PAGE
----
Inviting God Into Hopeless Situations

Written by Shiyrah Williams, KidzWorld Assistant.

ShiyrahThe blessing that has defined my life has been that God has allowed me to lead others in worshiping Him. From a young age, I knew that I wanted nothing more than to spend my life in worship. In fact, my name literally means ‘song unto God.’ (thanks Mom and Dad!) Worship is something that resonates so deeply within me that, when asked to write a blog post, I couldn’t wait to share with you one of my favorite events from the Bible in Acts 16.

Paul and Silas were traveling, preaching the hope found in Jesus. They spoke and acted boldly for Christ and ultimately people with evil intentions rallied a mob to beat and imprison them. The day likely began as any other but by the end of it, Paul & Silas found themselves held deep inside a prison: feet shackled, bodies beaten, and under armed guard.

It seemed like a hopeless situation. The people to which they ministered had turned on them. They tried to present love and were met with overwhelming hate. I think we all know what it’s like to face a hopeless situation. Maybe you aren’t imprisoned for spreading the gospel, but you might be facing a separation in your family. Ties that you once counted on have come untied, leaving you betrayed and alone. Or perhaps you stand in the cold shadow of a mountain of debt and try as you might to climb it, you already feel defeated. Hopeless situations come in all forms – job stresses, failing health, disparaging relationships, etc. – but they all have one common meeting point. We come to the end of ourselves. The odds are stacked against us. The obstacle is too tall or wide or deep or painful. There is no possible way that it can be overcome. It simply can’t be done. It. Is. Impossible.

It doesn’t take long for us to come to the end of ourselves – the end of our capabilities, resources, ideas, talents, time, etc. Life’s demands or expectations drain us and we feel trapped deep within our own prison, shackled and unable to break free of our restraints. We’ve all been there. Maybe you are there now. This is where we can take a lesson from Paul and Silas. It was there, deep within the gloom of that prison–heavy chains cutting into their weary ankles, clothes torn and shredded from the beating, their backs bleeding from the cuts left by the whips–it was there that they worshiped!

The Bible tells us that around midnight as Paul and Silas were praying and singing hymns to God, suddenly there was a powerful earthquake. It shook the prison from top to bottom. The prison doors flew open and everyone’s chains came loose. The story doesn’t end there and I encourage you to look it up for yourself, but what I love about this story is that in the midst of their hopelessness, they worshiped. They cried out and invited God into their situation. They kept their eyes fixed on Him. They knew, on their own, there was no getting out of such a horrific circumstance. But their circumstance did not limit God. Their circumstance didn’t change who God is. Instead they looked at their circumstance as a reason to worship. You wouldn’t think that they would have had anything to sing about, but they did. They thanked God for who He is, for His love, and for His astounding ability to redeem all things. They worshiped. And because they worshiped, God showed up in a way that changed lives–entire households even,–forever!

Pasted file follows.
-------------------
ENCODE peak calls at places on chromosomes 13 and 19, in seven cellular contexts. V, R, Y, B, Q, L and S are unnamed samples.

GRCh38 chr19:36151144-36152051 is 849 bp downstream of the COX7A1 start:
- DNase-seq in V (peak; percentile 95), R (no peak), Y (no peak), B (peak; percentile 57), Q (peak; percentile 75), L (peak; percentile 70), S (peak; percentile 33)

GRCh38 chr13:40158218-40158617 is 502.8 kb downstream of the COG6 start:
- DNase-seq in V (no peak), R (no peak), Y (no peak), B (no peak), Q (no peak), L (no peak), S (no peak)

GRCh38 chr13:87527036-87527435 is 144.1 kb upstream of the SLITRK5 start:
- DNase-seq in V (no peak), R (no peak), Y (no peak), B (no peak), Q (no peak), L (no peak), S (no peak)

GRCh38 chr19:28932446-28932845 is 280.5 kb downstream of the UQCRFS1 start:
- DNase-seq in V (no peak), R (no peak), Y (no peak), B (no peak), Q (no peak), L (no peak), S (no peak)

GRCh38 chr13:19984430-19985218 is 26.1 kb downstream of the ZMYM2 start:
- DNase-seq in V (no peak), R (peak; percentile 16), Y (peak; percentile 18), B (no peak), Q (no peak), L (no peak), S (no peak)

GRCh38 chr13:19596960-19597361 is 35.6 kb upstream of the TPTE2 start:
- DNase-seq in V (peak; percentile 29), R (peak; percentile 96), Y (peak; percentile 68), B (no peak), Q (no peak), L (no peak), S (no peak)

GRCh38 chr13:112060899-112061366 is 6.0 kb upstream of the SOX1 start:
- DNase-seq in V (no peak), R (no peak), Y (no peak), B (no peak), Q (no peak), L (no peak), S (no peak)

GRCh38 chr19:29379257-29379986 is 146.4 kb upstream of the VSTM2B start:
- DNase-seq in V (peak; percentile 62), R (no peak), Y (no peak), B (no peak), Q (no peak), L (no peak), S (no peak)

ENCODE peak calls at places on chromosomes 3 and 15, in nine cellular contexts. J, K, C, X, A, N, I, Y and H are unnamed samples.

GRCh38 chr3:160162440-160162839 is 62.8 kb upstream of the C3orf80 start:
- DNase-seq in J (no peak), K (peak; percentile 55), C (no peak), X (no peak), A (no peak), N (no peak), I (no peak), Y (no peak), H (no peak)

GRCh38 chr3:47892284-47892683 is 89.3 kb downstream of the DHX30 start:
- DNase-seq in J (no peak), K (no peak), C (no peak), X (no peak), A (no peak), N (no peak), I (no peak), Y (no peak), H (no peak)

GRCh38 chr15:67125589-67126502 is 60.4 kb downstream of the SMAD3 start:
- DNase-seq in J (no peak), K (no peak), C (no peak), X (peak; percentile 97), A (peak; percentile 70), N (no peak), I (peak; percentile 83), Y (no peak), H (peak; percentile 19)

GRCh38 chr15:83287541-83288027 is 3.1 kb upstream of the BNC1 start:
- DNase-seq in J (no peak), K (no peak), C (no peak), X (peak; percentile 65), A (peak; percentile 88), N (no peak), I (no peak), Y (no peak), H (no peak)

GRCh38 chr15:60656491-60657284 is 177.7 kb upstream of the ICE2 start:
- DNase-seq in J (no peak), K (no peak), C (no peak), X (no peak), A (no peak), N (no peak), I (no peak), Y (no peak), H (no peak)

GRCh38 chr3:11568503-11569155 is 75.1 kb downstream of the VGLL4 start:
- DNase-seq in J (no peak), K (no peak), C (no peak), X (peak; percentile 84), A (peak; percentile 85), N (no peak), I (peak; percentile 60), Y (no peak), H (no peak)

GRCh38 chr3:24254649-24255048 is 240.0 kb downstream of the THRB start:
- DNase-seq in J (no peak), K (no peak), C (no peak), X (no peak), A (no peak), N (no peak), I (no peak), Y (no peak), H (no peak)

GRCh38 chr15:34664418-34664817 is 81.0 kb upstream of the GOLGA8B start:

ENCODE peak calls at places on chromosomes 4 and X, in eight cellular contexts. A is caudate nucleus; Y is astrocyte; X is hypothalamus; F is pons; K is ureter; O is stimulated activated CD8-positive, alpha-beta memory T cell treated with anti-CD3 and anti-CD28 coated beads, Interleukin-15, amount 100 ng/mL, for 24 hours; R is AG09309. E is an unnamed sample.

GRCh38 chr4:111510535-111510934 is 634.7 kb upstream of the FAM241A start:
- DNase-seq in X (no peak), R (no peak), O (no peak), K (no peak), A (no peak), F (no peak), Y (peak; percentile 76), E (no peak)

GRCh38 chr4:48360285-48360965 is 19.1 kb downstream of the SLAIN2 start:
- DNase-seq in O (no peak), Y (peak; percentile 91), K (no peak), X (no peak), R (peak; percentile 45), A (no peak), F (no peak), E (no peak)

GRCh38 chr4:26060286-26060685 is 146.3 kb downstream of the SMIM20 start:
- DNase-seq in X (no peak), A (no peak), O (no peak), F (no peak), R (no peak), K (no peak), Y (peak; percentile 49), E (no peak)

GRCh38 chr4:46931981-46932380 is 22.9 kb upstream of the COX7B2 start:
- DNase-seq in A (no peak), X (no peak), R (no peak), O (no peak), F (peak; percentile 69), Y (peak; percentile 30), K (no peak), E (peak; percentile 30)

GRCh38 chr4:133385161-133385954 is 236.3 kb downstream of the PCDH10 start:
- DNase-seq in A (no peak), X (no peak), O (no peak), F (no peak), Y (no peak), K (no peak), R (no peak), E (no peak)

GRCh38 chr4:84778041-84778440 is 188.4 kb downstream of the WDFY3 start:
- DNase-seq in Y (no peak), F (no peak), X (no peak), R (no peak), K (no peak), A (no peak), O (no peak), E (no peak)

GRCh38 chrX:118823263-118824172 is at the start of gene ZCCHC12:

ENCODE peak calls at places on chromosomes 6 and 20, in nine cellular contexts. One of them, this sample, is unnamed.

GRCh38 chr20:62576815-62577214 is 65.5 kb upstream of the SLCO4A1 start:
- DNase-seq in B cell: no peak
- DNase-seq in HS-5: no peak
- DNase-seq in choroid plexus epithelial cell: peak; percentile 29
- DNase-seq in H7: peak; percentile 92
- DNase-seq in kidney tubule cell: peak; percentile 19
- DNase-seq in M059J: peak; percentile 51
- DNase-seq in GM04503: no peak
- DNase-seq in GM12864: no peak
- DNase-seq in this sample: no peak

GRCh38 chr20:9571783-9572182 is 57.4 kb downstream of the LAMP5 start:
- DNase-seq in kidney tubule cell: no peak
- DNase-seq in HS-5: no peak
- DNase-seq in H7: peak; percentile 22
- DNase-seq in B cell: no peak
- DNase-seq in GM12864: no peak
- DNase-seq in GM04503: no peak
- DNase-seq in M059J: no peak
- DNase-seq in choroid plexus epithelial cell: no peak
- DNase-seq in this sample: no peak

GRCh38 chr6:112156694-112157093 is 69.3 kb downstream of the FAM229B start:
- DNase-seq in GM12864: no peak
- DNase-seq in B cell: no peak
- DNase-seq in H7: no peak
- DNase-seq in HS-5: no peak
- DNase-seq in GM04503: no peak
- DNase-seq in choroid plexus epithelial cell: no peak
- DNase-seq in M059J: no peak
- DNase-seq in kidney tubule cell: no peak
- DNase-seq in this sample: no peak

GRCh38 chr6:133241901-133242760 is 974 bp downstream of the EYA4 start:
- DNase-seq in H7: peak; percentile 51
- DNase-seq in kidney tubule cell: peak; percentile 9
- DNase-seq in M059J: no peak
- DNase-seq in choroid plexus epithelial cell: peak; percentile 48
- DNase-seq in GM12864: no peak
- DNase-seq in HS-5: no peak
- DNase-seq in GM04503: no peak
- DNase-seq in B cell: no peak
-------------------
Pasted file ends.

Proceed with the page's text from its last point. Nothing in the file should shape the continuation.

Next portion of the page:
Every weekend we remind your children that they can trust God no matter what. And by giving them experiences and tools to connect directly with God, they learn that they can call out to their Savior through prayer and through worship. They can rely on Him in all circumstances, even hopeless ones. They too can worship.

“Three times I begged the Lord to take it away from me. But he said to me, ‘My grace is all you need. My power is strongest when you are weak.’ So I am very happy to brag about how weak I am. Then Christ’s power can rest on me. Because of how I suffered for Christ, I’m glad that I am weak. I’m glad in hard times. I am glad when people say mean things about me. I am glad when things are difficult. & I am glad when people make me suffer. When I am weak, I am strong.” 2 Cor. 12:8

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